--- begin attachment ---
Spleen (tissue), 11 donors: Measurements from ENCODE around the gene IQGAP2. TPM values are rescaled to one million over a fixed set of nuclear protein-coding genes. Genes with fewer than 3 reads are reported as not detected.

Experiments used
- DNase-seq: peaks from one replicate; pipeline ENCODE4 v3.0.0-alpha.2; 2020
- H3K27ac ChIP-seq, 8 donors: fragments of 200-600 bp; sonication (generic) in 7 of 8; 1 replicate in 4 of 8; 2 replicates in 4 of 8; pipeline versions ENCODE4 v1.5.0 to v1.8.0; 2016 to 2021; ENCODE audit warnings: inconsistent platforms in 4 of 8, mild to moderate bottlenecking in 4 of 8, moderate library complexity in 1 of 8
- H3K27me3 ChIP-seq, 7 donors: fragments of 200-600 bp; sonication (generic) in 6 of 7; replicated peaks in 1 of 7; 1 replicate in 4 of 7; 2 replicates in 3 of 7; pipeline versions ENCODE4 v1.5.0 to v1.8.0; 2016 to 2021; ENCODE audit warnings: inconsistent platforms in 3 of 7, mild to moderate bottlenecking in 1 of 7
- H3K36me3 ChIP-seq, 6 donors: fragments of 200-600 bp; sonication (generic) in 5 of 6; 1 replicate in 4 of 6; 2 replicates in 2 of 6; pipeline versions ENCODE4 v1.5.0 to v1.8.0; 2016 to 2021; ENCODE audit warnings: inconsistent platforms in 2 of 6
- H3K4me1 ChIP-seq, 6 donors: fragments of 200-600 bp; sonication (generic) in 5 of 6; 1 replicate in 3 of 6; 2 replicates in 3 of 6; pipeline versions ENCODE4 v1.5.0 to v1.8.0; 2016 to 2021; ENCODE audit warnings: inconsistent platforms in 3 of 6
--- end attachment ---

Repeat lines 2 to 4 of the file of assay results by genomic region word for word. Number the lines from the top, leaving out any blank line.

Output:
Experiments used
- DNase-seq: peaks from one replicate; pipeline ENCODE4 v3.0.0-alpha.2; 2020
- H3K27ac ChIP-seq, 8 donors: fragments of 200-600 bp; sonication (generic) in 7 of 8; 1 replicate in 4 of 8; 2 replicates in 4 of 8; pipeline versions ENCODE4 v1.5.0 to v1.8.0; 2016 to 2021; ENCODE audit warnings: inconsistent platforms in 4 of 8, mild to moderate bottlenecking in 4 of 8, moderate library complexity in 1 of 8